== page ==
Many articles, websites, and newsletters focus their efforts on helping you learn more about how to grow your TSP prior to utilizing it in retirement to supplement your fixed income. Many of these resources provide a plethora of knowledge to help you understand the different TSP funds, to track their performance, and even monitor your TSP account to quickly communicate market downturns… but the way these resources are often interpreted, it leaves readers with the impression that if they can ‘hit their number’ prior to retirement then they will simply have enough money to ‘coast’ through their golden years.
As a result, there are still far too many feds around the country that view retirement as the financial finish line… which couldn’t be farther from the truth.
While retirement may represent the ‘finish line’ of the TSP’s Accumulation Phase, it is simply the starting line for the ‘Distribution Phase’ of your life.
When we separate from services, there is no ‘portfolio auto-pilot’ that we get to engage and far too many of the pre-retirees that we speak with are unaware of the fundamental differences between investing your TSP during your career (the ‘Accumulation Phase’) and investing your TSP in retirement to generate the income needed to maintain your lifestyle (the ‘Distribution Phase’). To learn more about the differences between these two phases, especially in respect to ‘Sequence of Returns Risk’ read the following:
- 4 Approaches To Managing Sequence Of Returns Risk In Retirement
- The 7 Biggest Risks to Federal Retirees
- Sequence Risk’s Impact on Your Retirement Money
In designing your very own Thrifty Spending Plan, the often overlooked key focus is on managing the pace of the withdrawals from your account through changing markets, interest rate environments, and through the changing financial needs of a 20-30 year long retirement.
So, you’ve made it out the door to retirement with your nest egg intact – great! Now how do you know how much you can sustainably spend? How much money can you afford to enjoy? How much is too much?
Well, there are 2 primary methodologies that attempt to answer that question – Systematic Withdrawals and The Bucket Strategy. These two approaches both work to guide retirees on how much money they can afford to withdraw each year as well as providing insight as to where to pull it from.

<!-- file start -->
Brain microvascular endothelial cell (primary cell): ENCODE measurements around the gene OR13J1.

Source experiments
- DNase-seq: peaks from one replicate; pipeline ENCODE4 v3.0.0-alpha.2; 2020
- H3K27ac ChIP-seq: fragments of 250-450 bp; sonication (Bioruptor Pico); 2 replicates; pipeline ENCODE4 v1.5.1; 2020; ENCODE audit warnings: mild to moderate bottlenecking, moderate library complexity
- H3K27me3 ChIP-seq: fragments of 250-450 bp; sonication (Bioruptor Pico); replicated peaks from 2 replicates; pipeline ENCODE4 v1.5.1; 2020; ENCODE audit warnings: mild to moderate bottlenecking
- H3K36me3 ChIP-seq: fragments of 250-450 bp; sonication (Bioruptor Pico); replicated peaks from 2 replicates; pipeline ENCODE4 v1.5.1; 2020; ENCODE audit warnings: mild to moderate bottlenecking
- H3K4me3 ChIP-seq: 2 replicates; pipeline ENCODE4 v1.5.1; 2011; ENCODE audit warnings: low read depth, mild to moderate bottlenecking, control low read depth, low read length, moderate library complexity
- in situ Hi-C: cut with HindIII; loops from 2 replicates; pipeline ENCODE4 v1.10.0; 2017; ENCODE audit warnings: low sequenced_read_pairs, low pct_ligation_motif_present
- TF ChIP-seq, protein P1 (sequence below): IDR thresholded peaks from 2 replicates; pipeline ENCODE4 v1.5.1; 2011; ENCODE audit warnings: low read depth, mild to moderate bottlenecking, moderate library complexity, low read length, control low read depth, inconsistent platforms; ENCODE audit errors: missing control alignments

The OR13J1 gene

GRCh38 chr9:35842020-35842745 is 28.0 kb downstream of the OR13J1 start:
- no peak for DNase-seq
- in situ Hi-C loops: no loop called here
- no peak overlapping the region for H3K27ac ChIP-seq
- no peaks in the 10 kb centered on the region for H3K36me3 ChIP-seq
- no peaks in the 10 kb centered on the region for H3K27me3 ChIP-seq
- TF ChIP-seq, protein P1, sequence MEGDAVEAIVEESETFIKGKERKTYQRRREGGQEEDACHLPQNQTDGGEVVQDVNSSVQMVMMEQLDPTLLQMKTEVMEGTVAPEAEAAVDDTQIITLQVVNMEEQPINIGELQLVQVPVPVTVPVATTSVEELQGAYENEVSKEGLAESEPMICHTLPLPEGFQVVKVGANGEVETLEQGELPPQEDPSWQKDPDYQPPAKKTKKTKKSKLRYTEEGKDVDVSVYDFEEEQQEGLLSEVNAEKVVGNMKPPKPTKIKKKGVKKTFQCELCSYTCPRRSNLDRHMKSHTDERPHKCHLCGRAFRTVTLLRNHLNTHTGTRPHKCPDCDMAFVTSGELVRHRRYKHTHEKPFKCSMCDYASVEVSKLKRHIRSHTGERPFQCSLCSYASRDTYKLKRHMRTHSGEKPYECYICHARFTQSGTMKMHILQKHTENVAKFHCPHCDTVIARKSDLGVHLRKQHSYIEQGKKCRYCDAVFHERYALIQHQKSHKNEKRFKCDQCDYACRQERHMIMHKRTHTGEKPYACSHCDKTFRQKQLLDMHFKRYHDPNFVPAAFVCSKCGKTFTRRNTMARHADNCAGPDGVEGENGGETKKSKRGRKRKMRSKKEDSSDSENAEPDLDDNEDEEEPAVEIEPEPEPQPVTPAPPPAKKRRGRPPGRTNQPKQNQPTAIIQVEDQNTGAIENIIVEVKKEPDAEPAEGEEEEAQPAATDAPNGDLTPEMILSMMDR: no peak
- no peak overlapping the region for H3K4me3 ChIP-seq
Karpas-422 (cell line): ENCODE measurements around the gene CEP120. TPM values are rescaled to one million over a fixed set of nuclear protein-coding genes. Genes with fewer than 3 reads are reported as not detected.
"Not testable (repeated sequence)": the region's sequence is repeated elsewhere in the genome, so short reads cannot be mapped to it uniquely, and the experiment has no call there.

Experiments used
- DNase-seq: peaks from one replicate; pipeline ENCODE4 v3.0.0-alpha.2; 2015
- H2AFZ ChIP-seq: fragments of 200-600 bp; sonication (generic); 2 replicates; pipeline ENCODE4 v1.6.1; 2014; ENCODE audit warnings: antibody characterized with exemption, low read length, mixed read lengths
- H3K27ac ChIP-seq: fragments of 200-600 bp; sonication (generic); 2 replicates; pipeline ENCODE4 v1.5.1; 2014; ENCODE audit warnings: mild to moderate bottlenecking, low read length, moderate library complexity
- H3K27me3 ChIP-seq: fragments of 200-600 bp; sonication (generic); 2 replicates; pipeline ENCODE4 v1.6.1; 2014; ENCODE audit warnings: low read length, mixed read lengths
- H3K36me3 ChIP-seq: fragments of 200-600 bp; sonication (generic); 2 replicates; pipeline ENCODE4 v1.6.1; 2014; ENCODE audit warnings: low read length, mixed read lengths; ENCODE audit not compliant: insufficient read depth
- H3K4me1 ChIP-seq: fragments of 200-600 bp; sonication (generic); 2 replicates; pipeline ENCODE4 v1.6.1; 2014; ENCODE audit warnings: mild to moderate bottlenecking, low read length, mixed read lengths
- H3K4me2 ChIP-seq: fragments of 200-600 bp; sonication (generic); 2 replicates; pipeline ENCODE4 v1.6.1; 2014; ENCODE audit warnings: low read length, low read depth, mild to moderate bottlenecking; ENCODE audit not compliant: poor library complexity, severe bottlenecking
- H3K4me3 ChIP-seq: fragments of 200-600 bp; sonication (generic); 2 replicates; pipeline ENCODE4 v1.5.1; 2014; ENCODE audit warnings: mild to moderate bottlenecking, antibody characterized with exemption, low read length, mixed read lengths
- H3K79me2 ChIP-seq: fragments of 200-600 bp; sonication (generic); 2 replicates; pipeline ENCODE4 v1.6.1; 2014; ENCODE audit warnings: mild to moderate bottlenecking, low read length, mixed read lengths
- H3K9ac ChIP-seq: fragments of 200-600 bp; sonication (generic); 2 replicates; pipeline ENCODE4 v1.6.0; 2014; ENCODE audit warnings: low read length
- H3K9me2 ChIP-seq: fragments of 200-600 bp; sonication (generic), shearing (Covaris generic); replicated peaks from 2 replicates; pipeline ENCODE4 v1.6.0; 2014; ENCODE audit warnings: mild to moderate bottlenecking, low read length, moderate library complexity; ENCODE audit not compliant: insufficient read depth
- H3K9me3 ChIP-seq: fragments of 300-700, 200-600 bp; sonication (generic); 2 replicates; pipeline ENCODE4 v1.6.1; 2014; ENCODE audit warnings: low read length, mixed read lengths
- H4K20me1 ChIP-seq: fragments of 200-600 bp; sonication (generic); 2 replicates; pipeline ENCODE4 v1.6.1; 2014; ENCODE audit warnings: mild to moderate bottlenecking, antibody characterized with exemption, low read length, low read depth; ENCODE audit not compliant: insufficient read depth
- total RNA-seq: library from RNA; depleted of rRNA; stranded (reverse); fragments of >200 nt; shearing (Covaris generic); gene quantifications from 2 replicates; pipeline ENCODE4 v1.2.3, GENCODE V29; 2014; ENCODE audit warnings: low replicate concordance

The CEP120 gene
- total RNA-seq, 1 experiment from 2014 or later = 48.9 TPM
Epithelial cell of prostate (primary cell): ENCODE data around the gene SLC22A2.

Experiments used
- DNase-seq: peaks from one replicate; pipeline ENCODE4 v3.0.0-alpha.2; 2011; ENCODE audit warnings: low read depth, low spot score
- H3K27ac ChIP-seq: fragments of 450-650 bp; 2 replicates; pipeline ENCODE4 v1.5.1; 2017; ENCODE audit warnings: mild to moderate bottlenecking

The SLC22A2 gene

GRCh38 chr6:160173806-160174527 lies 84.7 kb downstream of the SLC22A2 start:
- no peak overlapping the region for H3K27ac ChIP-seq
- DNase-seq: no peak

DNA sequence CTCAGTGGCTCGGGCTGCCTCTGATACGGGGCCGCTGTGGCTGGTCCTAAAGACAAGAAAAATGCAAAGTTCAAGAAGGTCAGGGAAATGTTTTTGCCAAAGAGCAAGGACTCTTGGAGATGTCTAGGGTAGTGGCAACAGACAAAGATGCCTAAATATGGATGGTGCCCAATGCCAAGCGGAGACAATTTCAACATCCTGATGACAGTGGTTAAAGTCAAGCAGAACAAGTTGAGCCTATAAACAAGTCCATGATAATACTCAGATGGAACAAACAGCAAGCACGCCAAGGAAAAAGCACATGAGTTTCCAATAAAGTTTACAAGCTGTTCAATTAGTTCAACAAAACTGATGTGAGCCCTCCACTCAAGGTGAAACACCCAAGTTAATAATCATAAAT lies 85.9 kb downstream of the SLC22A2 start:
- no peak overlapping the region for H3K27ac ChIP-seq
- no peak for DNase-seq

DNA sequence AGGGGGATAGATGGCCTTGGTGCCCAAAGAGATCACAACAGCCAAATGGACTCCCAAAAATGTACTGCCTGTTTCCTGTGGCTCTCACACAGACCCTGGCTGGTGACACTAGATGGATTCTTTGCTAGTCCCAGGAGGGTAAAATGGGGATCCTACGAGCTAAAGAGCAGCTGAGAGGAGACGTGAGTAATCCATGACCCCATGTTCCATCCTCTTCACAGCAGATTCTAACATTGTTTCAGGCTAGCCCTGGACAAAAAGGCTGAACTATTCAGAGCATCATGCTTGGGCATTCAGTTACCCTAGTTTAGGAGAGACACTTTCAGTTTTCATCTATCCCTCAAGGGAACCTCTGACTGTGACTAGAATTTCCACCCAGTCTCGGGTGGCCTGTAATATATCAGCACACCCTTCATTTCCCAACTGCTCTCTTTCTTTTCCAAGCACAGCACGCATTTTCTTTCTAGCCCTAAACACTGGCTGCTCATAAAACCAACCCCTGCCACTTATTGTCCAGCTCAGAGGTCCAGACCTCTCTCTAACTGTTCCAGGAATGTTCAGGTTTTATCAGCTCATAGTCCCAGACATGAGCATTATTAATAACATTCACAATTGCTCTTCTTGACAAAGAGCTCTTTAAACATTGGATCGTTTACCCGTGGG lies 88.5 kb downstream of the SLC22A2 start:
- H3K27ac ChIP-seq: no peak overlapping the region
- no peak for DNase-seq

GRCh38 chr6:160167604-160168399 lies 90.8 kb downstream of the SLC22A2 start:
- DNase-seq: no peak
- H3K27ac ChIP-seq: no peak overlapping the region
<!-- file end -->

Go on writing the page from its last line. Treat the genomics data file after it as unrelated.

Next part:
This planning approach identifies a percentage of your portfolio to withdraw each year (often adjusting for inflation) and is commonly used because of its simplicity to understand, implement, and follow. In this approach you invest across a broad spectrum of assets and asset classes (for diversity) and then look to withdraw an amount each month proportionately from each underlying account. This is the school of thought upon which the (now considered outdated) ‘4% Rule’ was built.
In years when the portfolio gains more than the 4% needed for income, the withdrawals came purely from earnings, leaving the principal completely intact to continue growing. Conversely, in times when the portfolio’s return is less than 4%, this methodology is forced to spend down the account principal – reducing the funds available to earn interest later in your retirement. In years where the portfolio has a negative return, those losses are compounded by your cash-flow needs, further reducing the principal left in your account to generate future income.
Since this approach treats all of a retiree’s broadly invested assets exactly alike, it requires regular rebalancing to maintain its diversity through varying market conditions.
Unfortunately, because the portfolio is viewed in aggregate (as a whole), this strategy causes many users a lot of anxiety and concern when the market experiences a sharp downturn or correction – which makes it difficult to maintain a long-term ‘Thrifty Spending Plan’ whenever the market doesn’t play nice. When this method was popularized, a 50/50 portfolio following the 4% rule had a 94% chance of success, whereas at today’s interest rates researchers say it only provides a 69% chance of success.